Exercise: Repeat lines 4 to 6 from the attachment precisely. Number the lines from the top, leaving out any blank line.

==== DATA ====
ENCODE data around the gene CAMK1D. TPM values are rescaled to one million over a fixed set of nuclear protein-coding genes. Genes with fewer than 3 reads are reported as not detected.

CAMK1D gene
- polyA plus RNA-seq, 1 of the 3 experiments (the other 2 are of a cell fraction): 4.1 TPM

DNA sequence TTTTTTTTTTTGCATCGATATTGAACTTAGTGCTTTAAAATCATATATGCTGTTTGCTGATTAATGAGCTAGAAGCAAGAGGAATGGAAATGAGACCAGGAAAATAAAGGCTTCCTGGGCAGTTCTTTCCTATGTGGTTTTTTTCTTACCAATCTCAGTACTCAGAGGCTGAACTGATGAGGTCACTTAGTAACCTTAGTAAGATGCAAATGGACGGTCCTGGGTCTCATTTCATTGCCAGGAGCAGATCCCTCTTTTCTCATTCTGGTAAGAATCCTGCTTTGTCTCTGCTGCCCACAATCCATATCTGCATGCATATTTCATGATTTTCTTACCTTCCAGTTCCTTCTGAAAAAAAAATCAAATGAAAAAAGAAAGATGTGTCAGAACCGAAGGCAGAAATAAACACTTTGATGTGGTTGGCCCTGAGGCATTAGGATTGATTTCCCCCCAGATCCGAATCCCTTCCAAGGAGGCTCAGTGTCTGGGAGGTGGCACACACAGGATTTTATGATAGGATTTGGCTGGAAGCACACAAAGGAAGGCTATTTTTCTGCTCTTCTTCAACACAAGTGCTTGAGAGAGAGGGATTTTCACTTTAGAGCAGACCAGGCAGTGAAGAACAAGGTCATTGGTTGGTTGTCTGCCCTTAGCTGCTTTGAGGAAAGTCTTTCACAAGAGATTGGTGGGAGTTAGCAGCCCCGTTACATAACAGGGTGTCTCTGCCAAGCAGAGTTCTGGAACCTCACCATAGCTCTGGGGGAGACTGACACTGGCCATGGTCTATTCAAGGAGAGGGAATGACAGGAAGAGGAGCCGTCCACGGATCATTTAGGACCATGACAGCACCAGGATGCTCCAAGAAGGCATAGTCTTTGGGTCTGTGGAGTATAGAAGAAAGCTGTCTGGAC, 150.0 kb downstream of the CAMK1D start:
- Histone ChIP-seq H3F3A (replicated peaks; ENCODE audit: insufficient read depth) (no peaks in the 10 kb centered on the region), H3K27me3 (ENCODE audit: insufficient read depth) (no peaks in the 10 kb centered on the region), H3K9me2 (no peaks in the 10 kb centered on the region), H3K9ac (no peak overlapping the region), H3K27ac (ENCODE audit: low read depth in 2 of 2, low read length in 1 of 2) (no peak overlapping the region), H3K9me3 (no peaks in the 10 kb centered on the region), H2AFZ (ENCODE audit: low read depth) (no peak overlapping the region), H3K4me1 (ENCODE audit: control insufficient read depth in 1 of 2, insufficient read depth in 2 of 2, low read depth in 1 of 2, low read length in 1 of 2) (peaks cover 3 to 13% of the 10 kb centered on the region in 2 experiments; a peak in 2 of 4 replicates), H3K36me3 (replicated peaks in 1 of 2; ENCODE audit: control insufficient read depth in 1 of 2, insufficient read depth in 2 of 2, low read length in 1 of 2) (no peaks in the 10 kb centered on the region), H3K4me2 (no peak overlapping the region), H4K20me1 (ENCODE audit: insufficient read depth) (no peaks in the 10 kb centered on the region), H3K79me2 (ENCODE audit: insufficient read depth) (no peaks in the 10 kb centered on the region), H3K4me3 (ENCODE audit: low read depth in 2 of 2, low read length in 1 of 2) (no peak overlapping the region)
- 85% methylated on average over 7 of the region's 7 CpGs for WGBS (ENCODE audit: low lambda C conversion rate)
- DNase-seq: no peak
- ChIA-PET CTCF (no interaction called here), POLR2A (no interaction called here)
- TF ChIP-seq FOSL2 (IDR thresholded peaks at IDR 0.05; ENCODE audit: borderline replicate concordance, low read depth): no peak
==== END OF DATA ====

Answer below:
DNA sequence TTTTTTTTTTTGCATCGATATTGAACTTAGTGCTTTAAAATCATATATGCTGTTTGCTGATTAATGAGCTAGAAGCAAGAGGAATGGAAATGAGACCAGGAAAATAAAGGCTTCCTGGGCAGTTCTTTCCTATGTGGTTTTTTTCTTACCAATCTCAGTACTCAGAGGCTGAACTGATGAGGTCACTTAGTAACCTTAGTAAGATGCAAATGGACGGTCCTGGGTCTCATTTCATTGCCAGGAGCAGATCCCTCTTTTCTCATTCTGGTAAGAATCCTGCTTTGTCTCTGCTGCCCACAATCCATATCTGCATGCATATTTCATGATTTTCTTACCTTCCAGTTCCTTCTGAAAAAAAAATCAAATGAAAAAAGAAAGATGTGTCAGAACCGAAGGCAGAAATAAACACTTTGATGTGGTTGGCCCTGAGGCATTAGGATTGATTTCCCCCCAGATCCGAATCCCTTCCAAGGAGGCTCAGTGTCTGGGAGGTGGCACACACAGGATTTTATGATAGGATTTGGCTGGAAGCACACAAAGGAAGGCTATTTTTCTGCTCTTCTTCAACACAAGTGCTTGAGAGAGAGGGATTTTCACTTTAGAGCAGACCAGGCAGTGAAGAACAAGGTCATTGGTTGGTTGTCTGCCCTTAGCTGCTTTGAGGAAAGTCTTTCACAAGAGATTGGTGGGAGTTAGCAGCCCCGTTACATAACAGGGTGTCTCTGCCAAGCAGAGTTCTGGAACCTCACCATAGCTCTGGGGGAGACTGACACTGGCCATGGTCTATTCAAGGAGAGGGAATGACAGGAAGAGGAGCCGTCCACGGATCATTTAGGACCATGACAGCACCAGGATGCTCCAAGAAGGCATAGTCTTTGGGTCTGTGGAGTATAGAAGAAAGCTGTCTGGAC, 150.0 kb downstream of the CAMK1D start:
- Histone ChIP-seq H3F3A (replicated peaks; ENCODE audit: insufficient read depth) (no peaks in the 10 kb centered on the region), H3K27me3 (ENCODE audit: insufficient read depth) (no peaks in the 10 kb centered on the region), H3K9me2 (no peaks in the 10 kb centered on the region), H3K9ac (no peak overlapping the region), H3K27ac (ENCODE audit: low read depth in 2 of 2, low read length in 1 of 2) (no peak overlapping the region), H3K9me3 (no peaks in the 10 kb centered on the region), H2AFZ (ENCODE audit: low read depth) (no peak overlapping the region), H3K4me1 (ENCODE audit: control insufficient read depth in 1 of 2, insufficient read depth in 2 of 2, low read depth in 1 of 2, low read length in 1 of 2) (peaks cover 3 to 13% of the 10 kb centered on the region in 2 experiments; a peak in 2 of 4 replicates), H3K36me3 (replicated peaks in 1 of 2; ENCODE audit: control insufficient read depth in 1 of 2, insufficient read depth in 2 of 2, low read length in 1 of 2) (no peaks in the 10 kb centered on the region), H3K4me2 (no peak overlapping the region), H4K20me1 (ENCODE audit: insufficient read depth) (no peaks in the 10 kb centered on the region), H3K79me2 (ENCODE audit: insufficient read depth) (no peaks in the 10 kb centered on the region), H3K4me3 (ENCODE audit: low read depth in 2 of 2, low read length in 1 of 2) (no peak overlapping the region)
- 85% methylated on average over 7 of the region's 7 CpGs for WGBS (ENCODE audit: low lambda C conversion rate)